una storia

What I like about playwriting is everything is research.

Thanksgiving with a bunch of Europeans. Each one claiming, “This is the best thanksgiving ever!” as I serve my Italian specialty, in lieu of cranberry sauce and sweet potatoes. Gobbling up the “turkey” that we note tastes surprisingly similar to two roast chickens from the nearby grocery store. I made a playlist of “American” songs – whatever that means – so we listened to a lot of stuff about chicken too (and cold beer on a Friday night, and a pair of jeans that fit just right – thank you, Zac Brown Band). We even began going around saying what we were grateful for, since that’s what the American movies have made famous.

Spending a weekend in Firenze – Florence – with a Greek/Swiss/Italian family. The CD stops playing; the father asks his daughter to put on more music. A few seconds later he’s on his feet, swaying, eyes closed and head up – unable to resist the Greek music emanating from the stereo. I look at his daughter and ask if she played this music on purpose. She grins. A few bites of potato and oil so slippery it’s hardly there. Then the whole family – father, mother and daughter – are dancing together, smiling, somehow all moving together in a sort of slow motion can-can gone Greek.

Waking up at 5:30 AM every Tuesday to go to class on the island of San Servolo, an island off of Venezia. Sitting on the vaporetto that goes to the island every 40 minutes – Venetian public transport is known for efficiency, right? – full of other art students. Glued to a computer screen, learning very specific techniques of FinalCut Pro. In Italian. At lunch, I explain to a group of music-oriented Italians that “Turboslut” probably actually isn’t a really cool name for a band.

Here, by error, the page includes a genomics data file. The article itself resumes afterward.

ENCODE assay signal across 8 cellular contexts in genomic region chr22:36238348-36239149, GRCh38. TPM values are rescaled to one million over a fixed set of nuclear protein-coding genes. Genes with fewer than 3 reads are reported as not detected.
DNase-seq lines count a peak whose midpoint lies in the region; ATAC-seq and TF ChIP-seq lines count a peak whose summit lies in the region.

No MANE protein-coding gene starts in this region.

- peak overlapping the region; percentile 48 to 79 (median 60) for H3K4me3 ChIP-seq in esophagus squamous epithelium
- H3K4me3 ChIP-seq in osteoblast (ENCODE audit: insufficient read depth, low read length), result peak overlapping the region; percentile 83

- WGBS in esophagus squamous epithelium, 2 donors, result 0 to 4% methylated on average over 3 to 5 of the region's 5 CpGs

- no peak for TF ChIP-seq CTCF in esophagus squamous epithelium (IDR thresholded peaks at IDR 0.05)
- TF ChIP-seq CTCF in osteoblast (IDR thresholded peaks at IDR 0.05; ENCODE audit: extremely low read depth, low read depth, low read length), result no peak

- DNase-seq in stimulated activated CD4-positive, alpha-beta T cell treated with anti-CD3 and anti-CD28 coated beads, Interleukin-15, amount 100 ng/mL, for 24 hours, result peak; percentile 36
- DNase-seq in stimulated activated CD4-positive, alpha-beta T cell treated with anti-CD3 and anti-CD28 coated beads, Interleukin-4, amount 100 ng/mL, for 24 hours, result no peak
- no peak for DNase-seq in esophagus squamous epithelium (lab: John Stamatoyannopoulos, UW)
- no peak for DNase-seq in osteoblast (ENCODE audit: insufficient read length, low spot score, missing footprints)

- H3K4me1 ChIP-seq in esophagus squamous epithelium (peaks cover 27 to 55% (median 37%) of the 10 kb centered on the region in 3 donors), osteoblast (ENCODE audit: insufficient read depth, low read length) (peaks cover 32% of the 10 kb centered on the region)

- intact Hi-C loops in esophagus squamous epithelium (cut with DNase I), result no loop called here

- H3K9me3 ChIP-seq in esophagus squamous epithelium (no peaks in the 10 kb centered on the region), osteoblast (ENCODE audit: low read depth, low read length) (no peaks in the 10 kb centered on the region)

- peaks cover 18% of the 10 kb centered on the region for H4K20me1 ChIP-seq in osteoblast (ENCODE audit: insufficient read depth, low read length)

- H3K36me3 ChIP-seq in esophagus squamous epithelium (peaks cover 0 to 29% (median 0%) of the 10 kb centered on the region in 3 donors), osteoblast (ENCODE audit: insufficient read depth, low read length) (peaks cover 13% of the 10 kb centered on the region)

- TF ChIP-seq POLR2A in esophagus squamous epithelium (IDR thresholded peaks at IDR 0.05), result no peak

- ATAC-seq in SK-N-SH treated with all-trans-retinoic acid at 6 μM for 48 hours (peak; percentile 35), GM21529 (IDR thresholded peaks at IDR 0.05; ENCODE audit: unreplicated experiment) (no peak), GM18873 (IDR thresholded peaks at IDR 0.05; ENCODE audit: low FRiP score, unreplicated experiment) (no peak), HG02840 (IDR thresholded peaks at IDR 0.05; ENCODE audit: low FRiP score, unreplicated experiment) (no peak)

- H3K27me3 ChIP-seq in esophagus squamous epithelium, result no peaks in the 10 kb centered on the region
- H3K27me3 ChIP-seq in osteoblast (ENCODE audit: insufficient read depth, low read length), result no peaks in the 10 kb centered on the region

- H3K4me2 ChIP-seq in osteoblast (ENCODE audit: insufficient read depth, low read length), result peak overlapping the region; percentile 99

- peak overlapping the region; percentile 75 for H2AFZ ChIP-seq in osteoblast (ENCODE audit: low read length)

Wondering if these two Danish guys are the nicest people I’ve ever met, or if maybe that’s a Danish thing. A home-cooked meal, complete with tiramisu. Conversations about being an honorary Erasmus student. Surprising everyone with the fact that at most colleges in the US, you’re actually required to live on campus. Pasta with salmon and broccoli. I have never eaten tiramisu so slowly. Each bite too good.

The man working at the café on Giudecca now knows my order by heart. He gives me an espresso with a little pitcher of hot water – “caffé Americano” – and guesses that I want a brioche too (correct). I always order the same; the price is always different, oscillating around 2 euros. I wonder if there is any system for how much coffee and a brioche costs, or if they just make it up as they go.

Drinking fizzy water in Campo San Margherita, devouring my 573rd slice of pizza. Comparing stories with my friends – Swedish and French. For some reason carrying a little stuffed animal sheep – we love Fresh Prince – the whole time. Finding out my “last” Italian class was inexplicably cancelled, and deciding to watch “Abre Los Ojos” dubbed in Italian instead (for credit!).

Taking the train home. Thinking about before, about right now, about what I want to do when I’m home, when I grow up, thinking, thinking, thinking. Back in Pordenone.

Somehow this will all eventually make the most epic play of all time.



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4 responses to “una storia

  1. If you write it, they will come!

  2. Sam Pritzker

    ALL of these stories are amazing. Love them. Have you visited the glassblowing shops in Venice? They’re supremely awesome.

    • Awwwww Sam, I’m so happy you’ve enjoyed the stories! I do rather love writing them. And yes, I went to Murano! I didn’t get to go into any of the studios because it was Sunday, but the island was really nice, and I could see a lot of the work from store windows. good luck with finals, if you have any left!

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